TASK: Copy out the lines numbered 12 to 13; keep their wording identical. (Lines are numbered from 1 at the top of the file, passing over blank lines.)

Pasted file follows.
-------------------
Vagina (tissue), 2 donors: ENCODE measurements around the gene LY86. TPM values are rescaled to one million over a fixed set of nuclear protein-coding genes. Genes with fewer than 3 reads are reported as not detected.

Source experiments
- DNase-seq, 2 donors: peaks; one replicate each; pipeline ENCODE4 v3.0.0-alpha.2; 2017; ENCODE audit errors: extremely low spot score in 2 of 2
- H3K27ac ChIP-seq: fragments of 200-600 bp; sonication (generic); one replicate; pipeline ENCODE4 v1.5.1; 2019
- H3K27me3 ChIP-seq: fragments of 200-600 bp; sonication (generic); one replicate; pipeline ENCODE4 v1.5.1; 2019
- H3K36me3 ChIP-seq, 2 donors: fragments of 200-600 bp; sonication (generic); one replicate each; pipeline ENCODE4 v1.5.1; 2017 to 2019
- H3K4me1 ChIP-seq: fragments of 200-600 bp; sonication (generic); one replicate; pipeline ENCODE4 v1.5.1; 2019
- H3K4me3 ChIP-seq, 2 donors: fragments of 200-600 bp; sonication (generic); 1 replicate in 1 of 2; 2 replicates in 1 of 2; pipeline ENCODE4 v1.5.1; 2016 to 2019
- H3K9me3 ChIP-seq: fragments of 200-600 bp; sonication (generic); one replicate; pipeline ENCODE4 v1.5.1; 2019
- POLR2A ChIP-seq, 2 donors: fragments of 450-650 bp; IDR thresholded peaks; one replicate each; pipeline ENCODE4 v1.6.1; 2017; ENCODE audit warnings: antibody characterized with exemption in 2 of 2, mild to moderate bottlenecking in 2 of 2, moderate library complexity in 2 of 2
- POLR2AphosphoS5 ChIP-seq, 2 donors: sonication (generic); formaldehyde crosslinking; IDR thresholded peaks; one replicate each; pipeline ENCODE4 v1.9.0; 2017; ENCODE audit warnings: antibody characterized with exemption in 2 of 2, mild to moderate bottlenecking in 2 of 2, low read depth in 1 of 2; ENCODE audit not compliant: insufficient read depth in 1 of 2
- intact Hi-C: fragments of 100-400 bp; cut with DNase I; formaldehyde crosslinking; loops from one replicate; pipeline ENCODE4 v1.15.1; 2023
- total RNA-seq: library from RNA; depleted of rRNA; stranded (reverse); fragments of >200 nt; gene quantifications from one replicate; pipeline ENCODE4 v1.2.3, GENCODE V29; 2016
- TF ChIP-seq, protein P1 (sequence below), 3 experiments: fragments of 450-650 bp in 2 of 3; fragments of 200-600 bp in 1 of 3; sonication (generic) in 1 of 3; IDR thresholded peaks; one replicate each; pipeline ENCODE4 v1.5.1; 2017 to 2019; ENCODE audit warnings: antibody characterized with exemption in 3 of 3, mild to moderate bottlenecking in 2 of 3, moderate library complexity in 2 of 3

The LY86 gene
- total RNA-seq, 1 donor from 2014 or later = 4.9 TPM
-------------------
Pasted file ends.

- intact Hi-C: fragments of 100-400 bp; cut with DNase I; formaldehyde crosslinking; loops from one replicate; pipeline ENCODE4 v1.15.1; 2023
- total RNA-seq: library from RNA; depleted of rRNA; stranded (reverse); fragments of >200 nt; gene quantifications from one replicate; pipeline ENCODE4 v1.2.3, GENCODE V29; 2016